In early February I underwent minor surgery on my right hand to remove a ganglion cyst at the base of the index finger (palm side). The cyst was small, about 3mm in diameter. But it was located at a pressure point in the hand so I had difficulty grasping things. After the surgery (under local anesthetic) I had to keep the surgery site dry, and of course I also had to do many things with my left hand. I also couldn’t play the piano for a month.
I am a fairly strongly right-handed person. I used to play a lot of tennis, and some squash, badminton and table-tennis. My right hand and arm are significantly stronger than those on my left. The increased use of my left hand forced me to be much more aware of it. In some cases it was like learning to do something from scratch. Sometimes I had to really concentrate on the activity and adjust my body position completely opposite to what it would have been for right-handed execution.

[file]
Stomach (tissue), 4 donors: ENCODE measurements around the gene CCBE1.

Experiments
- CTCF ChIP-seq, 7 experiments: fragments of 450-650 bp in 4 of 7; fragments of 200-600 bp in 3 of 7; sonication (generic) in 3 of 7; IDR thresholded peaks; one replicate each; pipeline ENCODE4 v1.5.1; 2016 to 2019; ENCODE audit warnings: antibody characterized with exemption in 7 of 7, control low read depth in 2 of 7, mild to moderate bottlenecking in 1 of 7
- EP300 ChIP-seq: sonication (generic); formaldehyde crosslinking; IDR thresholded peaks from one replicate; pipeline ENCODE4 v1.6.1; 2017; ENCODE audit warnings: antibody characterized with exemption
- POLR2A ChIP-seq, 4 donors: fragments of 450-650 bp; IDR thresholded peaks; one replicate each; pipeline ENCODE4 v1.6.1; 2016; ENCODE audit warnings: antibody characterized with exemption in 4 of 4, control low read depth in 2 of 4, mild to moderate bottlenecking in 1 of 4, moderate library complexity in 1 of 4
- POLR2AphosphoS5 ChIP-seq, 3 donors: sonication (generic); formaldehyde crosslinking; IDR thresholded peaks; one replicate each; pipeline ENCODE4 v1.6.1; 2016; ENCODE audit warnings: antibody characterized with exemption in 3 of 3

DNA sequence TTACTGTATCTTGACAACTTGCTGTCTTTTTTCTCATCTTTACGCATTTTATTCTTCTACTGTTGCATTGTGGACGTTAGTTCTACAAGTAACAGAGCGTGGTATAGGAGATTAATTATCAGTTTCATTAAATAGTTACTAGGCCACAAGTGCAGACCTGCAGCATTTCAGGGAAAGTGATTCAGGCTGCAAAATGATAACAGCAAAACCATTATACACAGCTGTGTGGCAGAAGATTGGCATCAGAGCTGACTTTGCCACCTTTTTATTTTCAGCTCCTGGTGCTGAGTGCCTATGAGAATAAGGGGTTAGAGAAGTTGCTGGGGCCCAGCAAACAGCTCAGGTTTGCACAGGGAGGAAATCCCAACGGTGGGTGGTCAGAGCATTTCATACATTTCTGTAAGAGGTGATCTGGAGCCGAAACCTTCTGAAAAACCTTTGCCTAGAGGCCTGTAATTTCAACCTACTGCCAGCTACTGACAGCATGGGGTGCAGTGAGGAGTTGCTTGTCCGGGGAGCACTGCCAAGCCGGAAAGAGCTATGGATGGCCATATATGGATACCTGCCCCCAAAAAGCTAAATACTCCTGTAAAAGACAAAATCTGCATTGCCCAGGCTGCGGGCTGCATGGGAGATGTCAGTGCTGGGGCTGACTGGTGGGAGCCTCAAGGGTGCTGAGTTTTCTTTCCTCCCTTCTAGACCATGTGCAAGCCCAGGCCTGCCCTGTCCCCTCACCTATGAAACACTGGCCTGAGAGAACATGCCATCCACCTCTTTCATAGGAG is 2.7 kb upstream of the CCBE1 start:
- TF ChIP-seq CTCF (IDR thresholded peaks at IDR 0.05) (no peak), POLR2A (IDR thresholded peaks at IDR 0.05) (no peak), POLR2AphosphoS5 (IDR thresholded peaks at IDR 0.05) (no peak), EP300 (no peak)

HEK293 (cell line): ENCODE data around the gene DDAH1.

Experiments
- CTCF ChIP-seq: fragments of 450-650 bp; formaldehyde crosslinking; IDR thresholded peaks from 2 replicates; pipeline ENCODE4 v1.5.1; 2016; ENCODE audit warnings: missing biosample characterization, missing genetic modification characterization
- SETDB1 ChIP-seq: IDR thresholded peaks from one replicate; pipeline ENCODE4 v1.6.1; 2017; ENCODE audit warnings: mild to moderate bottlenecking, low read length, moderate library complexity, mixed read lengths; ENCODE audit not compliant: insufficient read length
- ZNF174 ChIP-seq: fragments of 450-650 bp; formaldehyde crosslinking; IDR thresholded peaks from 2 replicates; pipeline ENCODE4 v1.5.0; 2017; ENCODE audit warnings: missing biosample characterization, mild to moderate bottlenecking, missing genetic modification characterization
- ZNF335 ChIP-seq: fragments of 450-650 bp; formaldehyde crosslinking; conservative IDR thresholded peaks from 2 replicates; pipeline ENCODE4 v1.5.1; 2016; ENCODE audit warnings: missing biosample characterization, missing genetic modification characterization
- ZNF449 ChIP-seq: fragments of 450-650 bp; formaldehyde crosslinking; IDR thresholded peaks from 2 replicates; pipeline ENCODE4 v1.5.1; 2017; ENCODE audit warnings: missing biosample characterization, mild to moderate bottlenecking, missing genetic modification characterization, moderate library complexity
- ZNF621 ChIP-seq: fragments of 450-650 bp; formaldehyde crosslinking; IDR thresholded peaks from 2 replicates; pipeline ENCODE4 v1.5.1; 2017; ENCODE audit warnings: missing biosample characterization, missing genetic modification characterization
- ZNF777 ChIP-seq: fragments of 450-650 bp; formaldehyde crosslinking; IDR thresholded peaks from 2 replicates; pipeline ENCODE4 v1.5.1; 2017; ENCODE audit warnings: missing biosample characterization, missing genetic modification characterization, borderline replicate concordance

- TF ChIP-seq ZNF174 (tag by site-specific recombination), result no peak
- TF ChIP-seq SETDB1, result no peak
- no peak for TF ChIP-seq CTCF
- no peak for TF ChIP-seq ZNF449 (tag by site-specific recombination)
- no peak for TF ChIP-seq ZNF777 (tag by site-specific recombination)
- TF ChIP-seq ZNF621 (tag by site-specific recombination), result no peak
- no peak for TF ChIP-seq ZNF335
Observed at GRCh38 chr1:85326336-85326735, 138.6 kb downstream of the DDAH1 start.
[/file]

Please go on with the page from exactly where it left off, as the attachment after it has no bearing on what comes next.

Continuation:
Here’s the interesting thing — when I started playing the piano again in early-March I found that despite the month’s lay-off I had more control of my left hand than I remember having. Hanon exercises were executed with better fluidity and with less fatigue than I had previously experienced. Hand independence and positional awareness also improved noticeably. From now on I will increase the use of my left hand for daily activities.
In the meantime, some awkward chords in the right hand still cause a twinge of discomfort at the surgery site. However my surgeon (who is the ‘father’ of hand microsurgery specialization in Singapore) assures me that my hand will be as good as new by June or July.